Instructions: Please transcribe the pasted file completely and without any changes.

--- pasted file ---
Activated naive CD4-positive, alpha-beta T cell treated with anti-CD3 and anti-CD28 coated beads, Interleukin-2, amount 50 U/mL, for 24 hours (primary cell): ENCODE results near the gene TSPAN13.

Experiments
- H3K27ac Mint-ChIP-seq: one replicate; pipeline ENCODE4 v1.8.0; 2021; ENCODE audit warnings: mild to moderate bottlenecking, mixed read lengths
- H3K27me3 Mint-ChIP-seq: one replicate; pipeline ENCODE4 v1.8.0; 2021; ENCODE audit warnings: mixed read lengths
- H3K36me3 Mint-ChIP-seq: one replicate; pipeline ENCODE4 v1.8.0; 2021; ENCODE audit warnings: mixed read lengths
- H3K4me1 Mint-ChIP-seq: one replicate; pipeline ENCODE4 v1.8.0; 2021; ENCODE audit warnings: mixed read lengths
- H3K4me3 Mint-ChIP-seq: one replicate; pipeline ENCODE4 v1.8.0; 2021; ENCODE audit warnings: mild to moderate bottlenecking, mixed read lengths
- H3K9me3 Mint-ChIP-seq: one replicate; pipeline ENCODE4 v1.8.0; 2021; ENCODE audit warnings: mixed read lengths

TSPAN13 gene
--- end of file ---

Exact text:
Activated naive CD4-positive, alpha-beta T cell treated with anti-CD3 and anti-CD28 coated beads, Interleukin-2, amount 50 U/mL, for 24 hours (primary cell): ENCODE results near the gene TSPAN13.

Experiments
- H3K27ac Mint-ChIP-seq: one replicate; pipeline ENCODE4 v1.8.0; 2021; ENCODE audit warnings: mild to moderate bottlenecking, mixed read lengths
- H3K27me3 Mint-ChIP-seq: one replicate; pipeline ENCODE4 v1.8.0; 2021; ENCODE audit warnings: mixed read lengths
- H3K36me3 Mint-ChIP-seq: one replicate; pipeline ENCODE4 v1.8.0; 2021; ENCODE audit warnings: mixed read lengths
- H3K4me1 Mint-ChIP-seq: one replicate; pipeline ENCODE4 v1.8.0; 2021; ENCODE audit warnings: mixed read lengths
- H3K4me3 Mint-ChIP-seq: one replicate; pipeline ENCODE4 v1.8.0; 2021; ENCODE audit warnings: mild to moderate bottlenecking, mixed read lengths
- H3K9me3 Mint-ChIP-seq: one replicate; pipeline ENCODE4 v1.8.0; 2021; ENCODE audit warnings: mixed read lengths

TSPAN13 gene